Quibi has attracted just about everyone in Hollywood as investors. The company has raised $1 billion with all major Hollywood studios, such as Disney, 21st Century Fox, NBCUniversal and Sony, taking part. It's not just a who's who of investors, but employees also, as Quibi has attracted former employees of Google, CBS, Spotify, Hulu, Facebook and Netflix.

Advertisers are already rushing to Quibi before it even launches. Quibi has already sold out its $150 million first year advertising inventory. PepsiCo, Walmart, Google, T-Mobile and Taco Bell are just some of the brands that have already booked ads. The movie studios that have invested in Quibi are also expected to run ads.

With Disney+ hitting 10 million subscribers on its first day, it will come as no surprise if Katzenberg, who oversaw many of Disney’s most successful films, turns Quibi into the next hot streaming service.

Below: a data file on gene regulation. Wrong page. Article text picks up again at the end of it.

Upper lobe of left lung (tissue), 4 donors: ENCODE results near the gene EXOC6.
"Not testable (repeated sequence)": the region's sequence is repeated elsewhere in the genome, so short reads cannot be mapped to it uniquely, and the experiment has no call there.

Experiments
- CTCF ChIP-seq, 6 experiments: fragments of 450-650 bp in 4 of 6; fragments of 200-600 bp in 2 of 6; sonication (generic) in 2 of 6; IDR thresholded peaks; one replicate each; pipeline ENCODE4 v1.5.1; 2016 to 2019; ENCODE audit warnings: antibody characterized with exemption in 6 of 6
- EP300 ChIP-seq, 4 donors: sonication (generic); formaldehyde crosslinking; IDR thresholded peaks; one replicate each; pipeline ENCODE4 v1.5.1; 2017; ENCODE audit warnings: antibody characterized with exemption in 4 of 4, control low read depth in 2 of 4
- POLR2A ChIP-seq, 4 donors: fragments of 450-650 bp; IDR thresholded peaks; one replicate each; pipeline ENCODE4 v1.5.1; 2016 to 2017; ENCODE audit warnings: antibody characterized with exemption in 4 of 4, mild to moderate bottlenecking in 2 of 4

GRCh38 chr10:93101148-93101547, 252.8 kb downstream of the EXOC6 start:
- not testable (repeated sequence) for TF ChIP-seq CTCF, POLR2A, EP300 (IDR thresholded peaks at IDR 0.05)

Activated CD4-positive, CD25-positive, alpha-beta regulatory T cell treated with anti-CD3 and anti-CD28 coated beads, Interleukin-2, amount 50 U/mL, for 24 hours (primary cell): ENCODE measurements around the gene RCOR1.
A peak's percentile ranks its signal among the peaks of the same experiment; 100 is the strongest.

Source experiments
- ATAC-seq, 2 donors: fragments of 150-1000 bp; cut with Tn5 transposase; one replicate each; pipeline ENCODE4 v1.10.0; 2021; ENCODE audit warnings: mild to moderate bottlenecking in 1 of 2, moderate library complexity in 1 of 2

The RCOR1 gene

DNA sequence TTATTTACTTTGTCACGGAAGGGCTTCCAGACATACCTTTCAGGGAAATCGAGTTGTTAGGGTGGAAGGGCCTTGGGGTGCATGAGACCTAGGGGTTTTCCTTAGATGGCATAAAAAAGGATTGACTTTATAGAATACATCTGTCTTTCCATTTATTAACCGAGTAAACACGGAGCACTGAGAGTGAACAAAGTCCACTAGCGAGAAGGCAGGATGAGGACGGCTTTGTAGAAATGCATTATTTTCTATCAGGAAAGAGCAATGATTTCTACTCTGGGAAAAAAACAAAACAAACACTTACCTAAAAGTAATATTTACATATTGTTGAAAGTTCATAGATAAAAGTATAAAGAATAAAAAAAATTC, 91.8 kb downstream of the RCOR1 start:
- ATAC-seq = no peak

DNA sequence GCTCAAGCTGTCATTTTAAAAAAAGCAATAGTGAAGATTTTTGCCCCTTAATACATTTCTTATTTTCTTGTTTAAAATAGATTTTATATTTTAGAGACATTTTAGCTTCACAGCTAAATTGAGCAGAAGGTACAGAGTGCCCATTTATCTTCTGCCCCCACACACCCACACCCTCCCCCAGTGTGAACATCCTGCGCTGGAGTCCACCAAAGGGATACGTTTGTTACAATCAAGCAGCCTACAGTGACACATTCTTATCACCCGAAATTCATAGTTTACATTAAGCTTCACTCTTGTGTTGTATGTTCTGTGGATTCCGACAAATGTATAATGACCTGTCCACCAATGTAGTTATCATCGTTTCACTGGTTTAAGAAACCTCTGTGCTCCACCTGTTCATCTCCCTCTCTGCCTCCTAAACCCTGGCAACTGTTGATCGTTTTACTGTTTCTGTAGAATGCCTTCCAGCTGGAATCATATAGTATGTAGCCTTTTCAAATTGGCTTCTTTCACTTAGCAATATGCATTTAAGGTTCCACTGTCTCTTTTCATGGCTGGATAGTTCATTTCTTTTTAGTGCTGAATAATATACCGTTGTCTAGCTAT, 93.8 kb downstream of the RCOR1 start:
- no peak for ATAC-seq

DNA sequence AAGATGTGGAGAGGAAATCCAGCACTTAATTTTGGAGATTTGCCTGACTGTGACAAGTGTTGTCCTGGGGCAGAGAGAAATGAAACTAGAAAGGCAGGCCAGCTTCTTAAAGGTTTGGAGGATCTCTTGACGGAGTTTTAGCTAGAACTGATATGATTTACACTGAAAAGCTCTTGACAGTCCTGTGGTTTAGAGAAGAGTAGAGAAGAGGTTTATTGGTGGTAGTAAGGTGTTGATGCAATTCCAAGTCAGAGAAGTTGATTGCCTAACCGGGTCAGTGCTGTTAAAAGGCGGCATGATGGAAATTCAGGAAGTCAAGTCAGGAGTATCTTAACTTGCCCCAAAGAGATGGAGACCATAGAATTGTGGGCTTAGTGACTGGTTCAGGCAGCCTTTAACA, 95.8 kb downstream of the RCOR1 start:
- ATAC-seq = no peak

Funnest Funding Rounds of the Week

They waited 14 years for this. 1Password, which was founded in 2006, closed a $200 million Series A funding round after not taking a cent from VCs previously. 1Password, which enables you to store all of your passwords and log in to sites with one click, has been profitable since day one. The funding came entirely from Accel and is now the firm's largest investment in its 35-year history. 1Password's CEO Jeff Shiner said "We need to grow, and grow aggressively, which is not just hiring people, but also getting the right partners, finding the right leaders to help us with that growth."